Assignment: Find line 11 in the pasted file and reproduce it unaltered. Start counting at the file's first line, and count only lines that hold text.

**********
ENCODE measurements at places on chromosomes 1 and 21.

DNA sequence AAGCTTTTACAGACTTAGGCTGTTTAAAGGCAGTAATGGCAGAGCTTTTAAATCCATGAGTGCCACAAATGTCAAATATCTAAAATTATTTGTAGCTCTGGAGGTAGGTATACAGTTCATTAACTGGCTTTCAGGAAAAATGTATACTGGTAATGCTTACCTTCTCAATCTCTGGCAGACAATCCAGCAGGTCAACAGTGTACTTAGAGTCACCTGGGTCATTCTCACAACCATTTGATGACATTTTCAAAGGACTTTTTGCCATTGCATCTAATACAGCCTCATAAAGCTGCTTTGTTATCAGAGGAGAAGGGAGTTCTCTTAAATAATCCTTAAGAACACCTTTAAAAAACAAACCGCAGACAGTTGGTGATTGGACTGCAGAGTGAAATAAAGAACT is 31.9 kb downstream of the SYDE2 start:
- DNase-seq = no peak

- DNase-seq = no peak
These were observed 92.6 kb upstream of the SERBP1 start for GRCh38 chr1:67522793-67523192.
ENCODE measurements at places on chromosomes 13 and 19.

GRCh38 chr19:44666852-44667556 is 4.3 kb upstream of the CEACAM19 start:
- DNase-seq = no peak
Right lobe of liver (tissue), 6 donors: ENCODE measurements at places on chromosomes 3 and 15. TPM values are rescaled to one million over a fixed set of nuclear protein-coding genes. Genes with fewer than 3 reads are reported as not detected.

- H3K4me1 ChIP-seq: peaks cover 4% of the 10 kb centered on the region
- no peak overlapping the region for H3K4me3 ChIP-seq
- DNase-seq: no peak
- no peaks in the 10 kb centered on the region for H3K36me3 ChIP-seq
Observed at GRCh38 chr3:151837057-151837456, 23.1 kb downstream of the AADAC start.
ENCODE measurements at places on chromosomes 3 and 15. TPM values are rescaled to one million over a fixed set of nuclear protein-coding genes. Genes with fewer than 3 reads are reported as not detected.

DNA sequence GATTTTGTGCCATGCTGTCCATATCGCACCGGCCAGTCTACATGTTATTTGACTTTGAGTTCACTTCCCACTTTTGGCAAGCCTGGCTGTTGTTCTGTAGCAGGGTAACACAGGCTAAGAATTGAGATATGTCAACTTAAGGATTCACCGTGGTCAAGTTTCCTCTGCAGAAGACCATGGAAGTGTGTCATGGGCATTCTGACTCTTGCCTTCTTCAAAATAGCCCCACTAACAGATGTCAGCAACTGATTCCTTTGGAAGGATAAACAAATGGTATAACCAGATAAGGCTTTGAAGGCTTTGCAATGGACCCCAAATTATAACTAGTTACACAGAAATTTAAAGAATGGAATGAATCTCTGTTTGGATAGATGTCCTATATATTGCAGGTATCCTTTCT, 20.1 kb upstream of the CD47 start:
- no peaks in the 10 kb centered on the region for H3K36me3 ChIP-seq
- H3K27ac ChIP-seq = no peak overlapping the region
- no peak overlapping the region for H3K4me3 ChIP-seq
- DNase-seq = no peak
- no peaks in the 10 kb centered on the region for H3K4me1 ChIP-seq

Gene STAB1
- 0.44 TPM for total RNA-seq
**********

- no peak overlapping the region for H3K4me3 ChIP-seq